Revitalizing Cincinnati’s Over-the-Rhine (Part 2)

Last week I wrote the first installment of my miniseries about Cincinnati’s remarkable Over-the-Rhine neighborhood. As I wrote then, this distinct and historic quarter adjacent to Cincinnati’s downtown is full of promise but bears considerable scars from decades of disinvestment, having declined in population from over 40,000 at its peak to under 10,000 today. Much of its splendid 19th-century architecture has suffered serious decay, and it has had all the problems of poverty and crime that plagued too many of our inner-city neighborhoods in the late 20th century. The good news, though, is that I believe OTR can become a nationally significant model of inclusive, green revitalization if everything falls into place.

One of the main reasons that I have much hope for Over-the-Rhine is that it has some tremendous neighborhood assets to build a recovery upon, starting not just with historic architecture but also with a resilient existing community of residents. My impression when visiting last month was that, poverty and problems notwithstanding, OTR feels like a real neighborhood and a real community. It will be critical that the neighborhood’s restoration includes these residents at every step.

As I noted last week, the neighborhood sits right between the central business district and the uptown University district, the region’s two largest concentrations of employment. That’s a terrific location, one that all the current urban trends suggest is highly favorable to recovery. Moreover, the neighborhood’s 19th-century architectural scale, along with block sizes manageable for humans as well as for cars, make it ideal for walking.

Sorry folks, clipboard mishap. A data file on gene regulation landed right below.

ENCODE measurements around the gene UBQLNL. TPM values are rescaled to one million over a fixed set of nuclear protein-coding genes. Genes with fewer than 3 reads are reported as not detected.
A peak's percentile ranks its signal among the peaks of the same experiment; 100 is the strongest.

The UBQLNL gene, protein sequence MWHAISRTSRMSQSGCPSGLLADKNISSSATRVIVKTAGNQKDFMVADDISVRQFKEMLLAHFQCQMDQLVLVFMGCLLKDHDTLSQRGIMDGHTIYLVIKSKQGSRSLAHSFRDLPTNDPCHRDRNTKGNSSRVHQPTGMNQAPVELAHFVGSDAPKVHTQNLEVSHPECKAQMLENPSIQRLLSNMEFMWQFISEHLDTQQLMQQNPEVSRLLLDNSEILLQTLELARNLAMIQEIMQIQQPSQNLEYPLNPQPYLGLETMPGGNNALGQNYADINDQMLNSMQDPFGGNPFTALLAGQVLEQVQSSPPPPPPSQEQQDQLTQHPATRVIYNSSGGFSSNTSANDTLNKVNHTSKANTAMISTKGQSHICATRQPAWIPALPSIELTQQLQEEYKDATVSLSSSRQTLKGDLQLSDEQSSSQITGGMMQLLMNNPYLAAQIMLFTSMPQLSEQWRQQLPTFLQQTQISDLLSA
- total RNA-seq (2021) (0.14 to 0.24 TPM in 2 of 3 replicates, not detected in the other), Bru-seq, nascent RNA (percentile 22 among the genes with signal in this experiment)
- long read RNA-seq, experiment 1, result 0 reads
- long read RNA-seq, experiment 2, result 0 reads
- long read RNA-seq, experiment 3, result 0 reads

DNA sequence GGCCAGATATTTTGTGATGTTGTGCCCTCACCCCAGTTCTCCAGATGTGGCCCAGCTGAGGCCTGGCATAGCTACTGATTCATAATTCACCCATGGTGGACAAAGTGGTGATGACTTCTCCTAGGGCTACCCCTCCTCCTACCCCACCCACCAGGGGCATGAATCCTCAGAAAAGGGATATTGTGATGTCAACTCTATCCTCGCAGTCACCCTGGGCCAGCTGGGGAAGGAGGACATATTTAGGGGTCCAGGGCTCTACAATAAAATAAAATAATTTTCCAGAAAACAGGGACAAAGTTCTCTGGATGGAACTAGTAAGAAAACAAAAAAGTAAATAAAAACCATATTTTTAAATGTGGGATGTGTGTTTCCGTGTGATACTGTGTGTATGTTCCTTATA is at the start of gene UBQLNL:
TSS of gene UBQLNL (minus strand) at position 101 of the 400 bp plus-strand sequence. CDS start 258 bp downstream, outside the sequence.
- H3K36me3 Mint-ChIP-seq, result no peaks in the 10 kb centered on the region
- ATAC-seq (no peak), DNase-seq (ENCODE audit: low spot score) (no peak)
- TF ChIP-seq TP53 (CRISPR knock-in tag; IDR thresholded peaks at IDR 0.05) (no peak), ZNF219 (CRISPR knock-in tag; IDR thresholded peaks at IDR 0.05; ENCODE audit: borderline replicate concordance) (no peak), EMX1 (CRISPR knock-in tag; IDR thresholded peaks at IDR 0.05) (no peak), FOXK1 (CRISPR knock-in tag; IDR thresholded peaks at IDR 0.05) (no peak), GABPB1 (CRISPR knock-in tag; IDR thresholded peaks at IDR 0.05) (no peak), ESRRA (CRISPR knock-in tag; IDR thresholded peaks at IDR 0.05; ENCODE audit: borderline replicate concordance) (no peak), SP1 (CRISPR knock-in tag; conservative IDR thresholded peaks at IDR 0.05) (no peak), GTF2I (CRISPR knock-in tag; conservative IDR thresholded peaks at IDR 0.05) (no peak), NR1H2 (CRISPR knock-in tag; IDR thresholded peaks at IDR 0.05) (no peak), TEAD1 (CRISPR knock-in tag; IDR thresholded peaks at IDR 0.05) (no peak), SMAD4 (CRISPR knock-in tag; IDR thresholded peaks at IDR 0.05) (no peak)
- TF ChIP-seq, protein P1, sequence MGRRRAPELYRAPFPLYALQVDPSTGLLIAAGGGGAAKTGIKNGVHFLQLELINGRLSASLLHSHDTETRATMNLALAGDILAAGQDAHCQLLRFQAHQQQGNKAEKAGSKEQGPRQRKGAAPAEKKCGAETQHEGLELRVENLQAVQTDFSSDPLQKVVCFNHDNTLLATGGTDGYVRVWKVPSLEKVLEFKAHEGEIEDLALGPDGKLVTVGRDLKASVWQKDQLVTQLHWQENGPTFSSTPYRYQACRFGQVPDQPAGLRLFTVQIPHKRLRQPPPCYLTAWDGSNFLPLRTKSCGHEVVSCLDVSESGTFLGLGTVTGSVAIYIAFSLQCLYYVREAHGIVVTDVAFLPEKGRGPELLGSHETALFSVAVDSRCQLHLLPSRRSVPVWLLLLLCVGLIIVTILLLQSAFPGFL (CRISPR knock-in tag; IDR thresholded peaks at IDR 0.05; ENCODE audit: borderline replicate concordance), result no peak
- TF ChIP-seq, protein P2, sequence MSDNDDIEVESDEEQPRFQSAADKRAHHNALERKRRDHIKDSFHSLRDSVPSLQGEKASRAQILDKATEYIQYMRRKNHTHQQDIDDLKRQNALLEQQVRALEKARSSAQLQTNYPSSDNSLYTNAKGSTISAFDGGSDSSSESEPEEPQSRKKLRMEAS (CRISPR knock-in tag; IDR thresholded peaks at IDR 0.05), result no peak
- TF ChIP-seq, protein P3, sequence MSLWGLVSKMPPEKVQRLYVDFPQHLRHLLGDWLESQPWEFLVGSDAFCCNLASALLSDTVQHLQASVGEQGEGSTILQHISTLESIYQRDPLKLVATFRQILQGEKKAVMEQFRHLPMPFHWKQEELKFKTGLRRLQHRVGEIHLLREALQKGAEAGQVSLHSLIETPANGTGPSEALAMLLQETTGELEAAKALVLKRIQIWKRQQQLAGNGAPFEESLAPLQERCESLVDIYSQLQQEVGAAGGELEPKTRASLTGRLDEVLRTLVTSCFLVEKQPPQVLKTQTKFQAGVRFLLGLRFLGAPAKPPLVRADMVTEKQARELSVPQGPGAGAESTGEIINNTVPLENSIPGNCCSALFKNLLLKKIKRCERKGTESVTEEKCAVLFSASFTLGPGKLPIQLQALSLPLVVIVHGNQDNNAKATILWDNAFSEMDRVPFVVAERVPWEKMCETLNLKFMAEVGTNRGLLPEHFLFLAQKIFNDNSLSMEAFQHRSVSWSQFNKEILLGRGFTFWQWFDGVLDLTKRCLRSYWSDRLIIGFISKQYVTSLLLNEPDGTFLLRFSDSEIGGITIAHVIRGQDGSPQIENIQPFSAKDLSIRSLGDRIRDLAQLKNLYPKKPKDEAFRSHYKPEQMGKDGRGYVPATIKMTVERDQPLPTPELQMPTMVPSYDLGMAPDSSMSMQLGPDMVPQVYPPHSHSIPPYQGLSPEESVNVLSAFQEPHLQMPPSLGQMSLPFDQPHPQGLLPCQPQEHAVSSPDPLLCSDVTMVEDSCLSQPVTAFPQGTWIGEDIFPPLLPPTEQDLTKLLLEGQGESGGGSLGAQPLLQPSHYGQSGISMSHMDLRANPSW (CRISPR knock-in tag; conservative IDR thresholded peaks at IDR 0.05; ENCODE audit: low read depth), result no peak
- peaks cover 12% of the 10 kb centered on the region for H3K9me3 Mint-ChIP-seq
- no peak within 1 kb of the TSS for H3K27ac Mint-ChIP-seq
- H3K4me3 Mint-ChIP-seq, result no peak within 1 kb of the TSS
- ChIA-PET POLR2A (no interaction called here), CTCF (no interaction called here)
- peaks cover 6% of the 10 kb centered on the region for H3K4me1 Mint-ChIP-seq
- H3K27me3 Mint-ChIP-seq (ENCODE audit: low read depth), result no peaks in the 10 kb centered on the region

In addition, the neighborhood’s striking physical assets include Ohio’s oldest public market (see photo), a lovely neighborhood park that is being expanded, Cincinnati’s Music Hall, a wealth of churches and soon, if all goes well, a streetcar.

I didn’t have the image capacity here, but on my NRDC blog today I’ve featured a Google Earth image with all of these marked, along with a dozen ground-level photos. Please visit and let me know what you think. Next, I’ll conclude the series with some thoughts about the progress so far and the prospects for making it green.

Kaid Benfield is director for sustainable communities and smart growth at The Natural Resources Defense Council in Washington, DC. He has his own blog on land development and community issues and enjoys contributing here, too, since there is so much common ground.


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